It became a commonplace to talk of 1993 as Spielberg’s annus mirablis — that year spawned the monster hit ‘Jurassic Park’ — and also ‘Schindler’s List’ , as his ‘Bar Mitzvah movie’, the masterpice that signalled his emergence as an emotionally adult filmmaker.
Businessman Oskar Schindler arrives in Krakow in 1939, ready to make his fortune at the beginning of World War II by moving to Nazi-occupied Poland to open a factory and employ Jews at starvation wages. His goal was to become a millionaire.
When the SS begins exterminating Jews in the Krakow ghetto, Schindler arranges to have his workers protected to keep his factory in operation, but soon realizes that in so doing, he is also saving innocent lives.
A movie about World War II, a movie trying to unravel the abject horror of the Holocaust while also blending the act of tender humanism to create a visually powerful experience. So, how do you go ahead for this challenge ?
Firstly, a well-made decision of choosing black and white style, giving the experience of travelling back to the past, preventing deterioration of attention of audience’s minds. Only 3 instances of usage of color in the movie, creates a point of empathy and connection for the audience which is far more powerful and emotionally impactful than any other medium.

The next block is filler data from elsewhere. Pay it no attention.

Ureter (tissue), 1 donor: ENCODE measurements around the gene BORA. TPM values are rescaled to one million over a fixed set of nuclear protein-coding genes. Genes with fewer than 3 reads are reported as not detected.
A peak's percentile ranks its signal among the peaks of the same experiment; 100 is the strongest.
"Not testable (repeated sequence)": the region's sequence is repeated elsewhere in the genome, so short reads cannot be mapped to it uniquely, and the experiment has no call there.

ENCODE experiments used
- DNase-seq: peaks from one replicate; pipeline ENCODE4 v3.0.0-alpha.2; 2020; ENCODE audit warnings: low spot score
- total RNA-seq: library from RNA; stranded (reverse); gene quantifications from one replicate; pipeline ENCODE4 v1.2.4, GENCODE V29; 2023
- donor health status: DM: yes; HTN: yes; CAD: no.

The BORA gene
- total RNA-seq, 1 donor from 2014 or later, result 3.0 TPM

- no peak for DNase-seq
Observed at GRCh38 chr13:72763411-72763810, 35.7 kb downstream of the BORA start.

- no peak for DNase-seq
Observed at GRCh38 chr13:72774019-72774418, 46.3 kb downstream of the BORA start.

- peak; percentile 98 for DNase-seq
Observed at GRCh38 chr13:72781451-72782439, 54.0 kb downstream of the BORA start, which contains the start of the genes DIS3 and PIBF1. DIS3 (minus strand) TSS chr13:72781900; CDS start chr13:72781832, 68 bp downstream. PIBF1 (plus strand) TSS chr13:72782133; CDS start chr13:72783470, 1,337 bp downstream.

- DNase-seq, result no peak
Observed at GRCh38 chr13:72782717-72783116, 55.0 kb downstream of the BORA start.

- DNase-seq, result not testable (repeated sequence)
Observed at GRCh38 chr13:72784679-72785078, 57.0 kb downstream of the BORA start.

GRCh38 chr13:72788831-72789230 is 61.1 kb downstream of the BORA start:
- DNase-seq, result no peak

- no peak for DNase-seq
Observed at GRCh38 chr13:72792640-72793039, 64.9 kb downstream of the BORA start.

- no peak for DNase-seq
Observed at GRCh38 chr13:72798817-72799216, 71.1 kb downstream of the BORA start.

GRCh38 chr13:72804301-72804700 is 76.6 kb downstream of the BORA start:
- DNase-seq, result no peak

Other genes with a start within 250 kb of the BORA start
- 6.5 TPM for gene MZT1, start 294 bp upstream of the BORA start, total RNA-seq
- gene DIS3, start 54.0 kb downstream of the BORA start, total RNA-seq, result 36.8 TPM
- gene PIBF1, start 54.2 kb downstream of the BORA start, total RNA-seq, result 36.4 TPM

The monochromatic cinematography is one thing, but when you suddenly realize there’s a girl with red cape breaking the color rule walks by, you know that this will make a great impact.
As the glossy, voluptuous look of Oskar’s sequences gives way to a stark documentary-style account of the Jews’ experience, “Schindler’s List” witnesses a pivotal transformation. Oskar and a girlfriend, on horseback, watch from a hilltop as the ghetto is evacuated, and the image of a little girl in red seems to crystallize Oskar’s horror.
With a stellar cast of Liam Neeson, Ralph Fiennes and Ben Kingsley at his disposal, Schindler’s List nailed character introduction. Classy, effective, exposition-free.
Spielberg cleverly juxtaposed the two main characters, Amon Göth and Schindler, as two sides of the same coin. They both love the finer things in life, easily swayed by money and women. Playing on this, Schindler tries to show his contemporary that power can be better served by sparing people’s lives rather than taking them. It is an idea that even Goeth acknowledges, but was destined not to adhere to for long.
Speaking of which, when survivor Mila Pfefferberg was introduced to Ralph Fiennes on the set, she began shaking uncontrollably, as he reminded her too much of the real Amon Göth !!
Although, the very notion of a holocaust movie with a blonde Nazi as the central protagonist, and 1,100 survivors taking centre stage when six million perished, is bound to spark furious debate. Making a defining movie about the Holocaust a hero story about a Nazi instead of a film depicting the dehumanization and suffering is, of course, a big challenge.
But, rising brilliantly to the challenge of this material and displaying an electrifying creative intelligence, Mr. Spielberg has made sure that neither he nor the Holocaust will ever be thought of in the same way again. This is the film with which Spielberg ceases to be the supreme entertainer and tries for another, tougher kind of glory.
In short, Schindler’s List is a necessary holocaust movie made for a global audience…
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